If this doctrine is accepted by the court, it would leave no recourse for citizens to challenge gerrymandered congressional district maps. In 2019, the Supreme Court ruled in the case of Rucho v. Common Cause that federal courts have nothing to say on gerrymandering. Additionally, the majority opinion said state courts are the proper place for such questions.
Independent redistricting commissions adopted by states to draw nonpartisan maps would also become unconstitutional if this doctrine is adopted. The court ruled in 2015 in Arizona State Legislature v. Arizona Independent Redistricting Commission that these commissions were constitutional. That decision, however, was decided by a vote of 5-4 with the late Justice Ruth Bader Ginsburg and retired Justice Anthony Kennedy providing the pivotal votes.
But now the court will hear arguments in a case that is in direct contradiction to both precedents. If it cuts off state courts as a remedy for extreme gerrymandering and eliminates independent redistricting commissions, partisan state legislatures could impose near one-party regimes by completely cutting their opposing party out of power.
If the doctrine is expanded to all election laws, there could be significant new restrictions on voting rights.
The court is also set to hear a challenge to the Voting Rights Act brought by Republicans in Alabama that will likely remove protections for racial minorities to receive equal representation when congressional district lines are drawn. Combined, the two cases could lead to a dramatic reduction in Black and Latino political representation.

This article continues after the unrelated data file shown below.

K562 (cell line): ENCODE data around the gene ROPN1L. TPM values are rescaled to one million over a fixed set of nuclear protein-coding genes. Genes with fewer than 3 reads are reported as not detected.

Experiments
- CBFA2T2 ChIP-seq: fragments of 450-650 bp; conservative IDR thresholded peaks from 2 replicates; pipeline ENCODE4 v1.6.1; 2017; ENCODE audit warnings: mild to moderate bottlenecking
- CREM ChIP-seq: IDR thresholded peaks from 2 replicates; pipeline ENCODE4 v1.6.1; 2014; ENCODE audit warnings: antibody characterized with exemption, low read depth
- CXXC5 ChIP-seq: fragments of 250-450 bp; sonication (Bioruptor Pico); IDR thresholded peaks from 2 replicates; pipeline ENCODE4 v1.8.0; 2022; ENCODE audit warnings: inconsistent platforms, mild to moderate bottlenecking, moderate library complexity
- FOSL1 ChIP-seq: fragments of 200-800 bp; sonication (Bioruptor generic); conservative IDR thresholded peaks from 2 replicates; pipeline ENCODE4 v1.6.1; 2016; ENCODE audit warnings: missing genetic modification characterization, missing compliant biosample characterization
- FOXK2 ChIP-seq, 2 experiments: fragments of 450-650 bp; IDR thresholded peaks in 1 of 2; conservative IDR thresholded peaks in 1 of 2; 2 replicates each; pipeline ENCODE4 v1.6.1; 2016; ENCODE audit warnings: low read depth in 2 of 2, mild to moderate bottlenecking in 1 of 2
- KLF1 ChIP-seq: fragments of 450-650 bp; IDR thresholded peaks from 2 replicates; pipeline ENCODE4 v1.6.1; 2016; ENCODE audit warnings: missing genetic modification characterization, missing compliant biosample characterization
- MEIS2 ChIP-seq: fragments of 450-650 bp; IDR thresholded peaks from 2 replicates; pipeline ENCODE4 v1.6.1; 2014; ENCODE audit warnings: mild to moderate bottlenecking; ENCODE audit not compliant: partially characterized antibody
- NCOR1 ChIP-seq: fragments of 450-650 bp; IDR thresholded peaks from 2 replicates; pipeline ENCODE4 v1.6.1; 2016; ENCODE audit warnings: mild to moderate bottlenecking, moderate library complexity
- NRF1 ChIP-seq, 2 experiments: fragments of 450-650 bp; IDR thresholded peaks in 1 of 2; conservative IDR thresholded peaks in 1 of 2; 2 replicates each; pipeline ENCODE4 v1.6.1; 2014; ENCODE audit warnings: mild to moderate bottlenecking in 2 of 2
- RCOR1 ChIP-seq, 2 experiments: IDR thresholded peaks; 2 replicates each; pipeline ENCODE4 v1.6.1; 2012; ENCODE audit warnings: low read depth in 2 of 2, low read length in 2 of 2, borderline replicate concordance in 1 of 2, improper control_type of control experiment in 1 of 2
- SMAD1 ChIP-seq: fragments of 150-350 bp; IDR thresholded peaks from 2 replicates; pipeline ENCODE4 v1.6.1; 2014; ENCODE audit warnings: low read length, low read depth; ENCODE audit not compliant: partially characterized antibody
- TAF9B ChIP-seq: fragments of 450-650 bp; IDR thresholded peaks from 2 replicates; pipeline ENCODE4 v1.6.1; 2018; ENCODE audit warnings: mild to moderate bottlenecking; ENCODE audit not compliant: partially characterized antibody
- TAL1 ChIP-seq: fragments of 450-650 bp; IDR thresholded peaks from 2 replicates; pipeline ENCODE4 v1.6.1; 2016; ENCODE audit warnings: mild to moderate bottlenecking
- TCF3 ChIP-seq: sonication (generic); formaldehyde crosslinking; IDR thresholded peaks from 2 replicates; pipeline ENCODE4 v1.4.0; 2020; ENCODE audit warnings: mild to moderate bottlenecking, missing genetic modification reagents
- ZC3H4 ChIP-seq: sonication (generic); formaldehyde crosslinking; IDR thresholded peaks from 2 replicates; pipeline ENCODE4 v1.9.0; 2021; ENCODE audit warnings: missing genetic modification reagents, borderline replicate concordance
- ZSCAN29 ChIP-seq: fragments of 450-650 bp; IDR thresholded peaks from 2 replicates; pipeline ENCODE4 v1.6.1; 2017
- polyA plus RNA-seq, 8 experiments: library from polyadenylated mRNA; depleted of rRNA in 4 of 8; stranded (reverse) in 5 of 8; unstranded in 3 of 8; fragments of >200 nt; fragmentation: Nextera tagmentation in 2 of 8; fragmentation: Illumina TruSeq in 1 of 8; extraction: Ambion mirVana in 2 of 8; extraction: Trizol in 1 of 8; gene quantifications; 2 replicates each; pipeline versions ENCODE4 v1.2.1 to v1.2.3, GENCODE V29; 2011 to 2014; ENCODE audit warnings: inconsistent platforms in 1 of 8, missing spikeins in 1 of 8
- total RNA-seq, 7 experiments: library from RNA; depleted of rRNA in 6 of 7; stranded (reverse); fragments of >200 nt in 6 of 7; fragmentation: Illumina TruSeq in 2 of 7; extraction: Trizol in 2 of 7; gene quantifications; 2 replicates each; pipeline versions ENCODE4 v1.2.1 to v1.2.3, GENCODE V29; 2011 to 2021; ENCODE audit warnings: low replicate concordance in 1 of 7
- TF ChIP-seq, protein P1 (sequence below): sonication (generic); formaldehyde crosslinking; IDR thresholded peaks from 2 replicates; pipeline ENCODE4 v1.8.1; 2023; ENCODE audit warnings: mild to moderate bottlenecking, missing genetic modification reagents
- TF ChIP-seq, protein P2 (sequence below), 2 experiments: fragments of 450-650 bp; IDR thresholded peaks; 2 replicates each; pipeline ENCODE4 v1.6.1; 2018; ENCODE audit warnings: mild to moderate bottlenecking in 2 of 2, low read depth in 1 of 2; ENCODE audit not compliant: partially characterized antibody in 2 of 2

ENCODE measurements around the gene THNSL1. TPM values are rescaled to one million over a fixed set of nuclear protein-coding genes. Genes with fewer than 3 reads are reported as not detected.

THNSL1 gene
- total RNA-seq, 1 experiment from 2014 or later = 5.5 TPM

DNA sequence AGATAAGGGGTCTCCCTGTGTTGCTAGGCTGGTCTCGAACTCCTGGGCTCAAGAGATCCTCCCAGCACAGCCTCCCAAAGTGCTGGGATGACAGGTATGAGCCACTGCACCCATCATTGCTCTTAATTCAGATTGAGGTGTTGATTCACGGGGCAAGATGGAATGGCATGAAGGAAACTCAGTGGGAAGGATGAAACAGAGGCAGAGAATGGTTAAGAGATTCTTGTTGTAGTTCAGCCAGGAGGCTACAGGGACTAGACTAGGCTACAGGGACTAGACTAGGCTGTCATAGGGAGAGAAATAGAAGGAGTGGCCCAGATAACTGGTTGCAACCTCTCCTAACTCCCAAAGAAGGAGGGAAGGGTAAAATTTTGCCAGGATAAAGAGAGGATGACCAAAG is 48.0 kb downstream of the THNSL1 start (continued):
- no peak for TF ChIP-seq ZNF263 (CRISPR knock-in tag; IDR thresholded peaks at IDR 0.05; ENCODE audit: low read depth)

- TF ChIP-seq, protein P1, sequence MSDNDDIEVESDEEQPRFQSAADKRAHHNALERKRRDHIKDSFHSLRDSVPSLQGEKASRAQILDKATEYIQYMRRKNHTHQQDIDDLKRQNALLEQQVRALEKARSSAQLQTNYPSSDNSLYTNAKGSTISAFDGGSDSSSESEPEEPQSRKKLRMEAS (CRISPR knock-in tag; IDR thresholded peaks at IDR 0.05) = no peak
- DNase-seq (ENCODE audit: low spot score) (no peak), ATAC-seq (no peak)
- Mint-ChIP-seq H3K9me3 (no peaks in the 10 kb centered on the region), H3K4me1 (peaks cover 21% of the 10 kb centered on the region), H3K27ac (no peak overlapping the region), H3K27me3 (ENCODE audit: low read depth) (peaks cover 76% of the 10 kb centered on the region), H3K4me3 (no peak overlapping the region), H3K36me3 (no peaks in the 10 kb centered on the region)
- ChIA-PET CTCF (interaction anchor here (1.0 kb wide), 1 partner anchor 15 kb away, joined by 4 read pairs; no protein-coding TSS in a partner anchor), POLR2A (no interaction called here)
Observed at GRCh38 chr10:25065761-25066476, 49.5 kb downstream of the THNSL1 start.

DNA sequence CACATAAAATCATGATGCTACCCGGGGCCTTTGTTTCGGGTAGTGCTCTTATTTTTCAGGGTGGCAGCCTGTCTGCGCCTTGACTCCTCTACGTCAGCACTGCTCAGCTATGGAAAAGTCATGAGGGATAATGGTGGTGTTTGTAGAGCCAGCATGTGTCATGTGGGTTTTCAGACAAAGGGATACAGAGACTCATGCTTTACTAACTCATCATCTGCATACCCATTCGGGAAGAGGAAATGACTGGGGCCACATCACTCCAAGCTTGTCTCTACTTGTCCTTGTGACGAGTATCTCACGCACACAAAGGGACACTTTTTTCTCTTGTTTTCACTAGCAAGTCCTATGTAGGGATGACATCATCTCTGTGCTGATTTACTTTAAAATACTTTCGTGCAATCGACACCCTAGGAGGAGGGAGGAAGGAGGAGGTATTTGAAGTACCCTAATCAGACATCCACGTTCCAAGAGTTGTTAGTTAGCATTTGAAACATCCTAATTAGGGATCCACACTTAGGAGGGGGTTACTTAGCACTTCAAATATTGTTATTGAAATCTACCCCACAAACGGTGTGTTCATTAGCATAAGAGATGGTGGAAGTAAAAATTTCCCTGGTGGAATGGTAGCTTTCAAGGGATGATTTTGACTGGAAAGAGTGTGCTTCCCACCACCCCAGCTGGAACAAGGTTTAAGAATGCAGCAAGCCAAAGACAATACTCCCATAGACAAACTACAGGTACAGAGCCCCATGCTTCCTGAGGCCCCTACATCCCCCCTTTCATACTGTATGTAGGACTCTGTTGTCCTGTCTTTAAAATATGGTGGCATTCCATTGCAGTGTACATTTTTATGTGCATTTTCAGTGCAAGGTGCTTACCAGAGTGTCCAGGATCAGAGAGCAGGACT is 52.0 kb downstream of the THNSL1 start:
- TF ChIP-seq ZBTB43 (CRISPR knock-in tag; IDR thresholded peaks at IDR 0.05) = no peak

Four Supreme Court justices expressed interest in taking up a case on the independent state legislature doctrine during the 2020 election when Pennsylvania Republicans brought suit against the state supreme court’s ruling allowing mail-in ballots sent by Election Day to be counted if they were received up to 72 hours after Election Day.
That case deadlocked 4-4 with Justices Samuel Alito, Clarence Thomas, Neil Gorsuch and Brett Kavanaugh voting to block the court’s decision and take up the argument over the independent state legislature doctrine. This happened during the brief interregnum after Ginsburg died and before Justice Amy Coney Barrett had been confirmed.
The case came up again in 2020 when the court blocked a Wisconsin court’s decision allowing mail-in ballots sent by Election Day to be counted if they were received up to six days after the election. Both Gorsuch and Kavanaugh expressed interest in hearing a case on the independent state legislature doctrine.
“Under the U.S. Constitution, the state courts do not have a blank check to rewrite state election laws for federal elections,” Kavanaugh wrote, adding that a state court “may not depart from the state election code enacted by the legislature.”
“The Constitution provides that state legislatures — not federal judges, not state judges, not state governors, not other state officials — bear primary responsibility for setting election rules,” Gorsuch wrote.
Barrett’s views on independent state legislature doctrine are not known.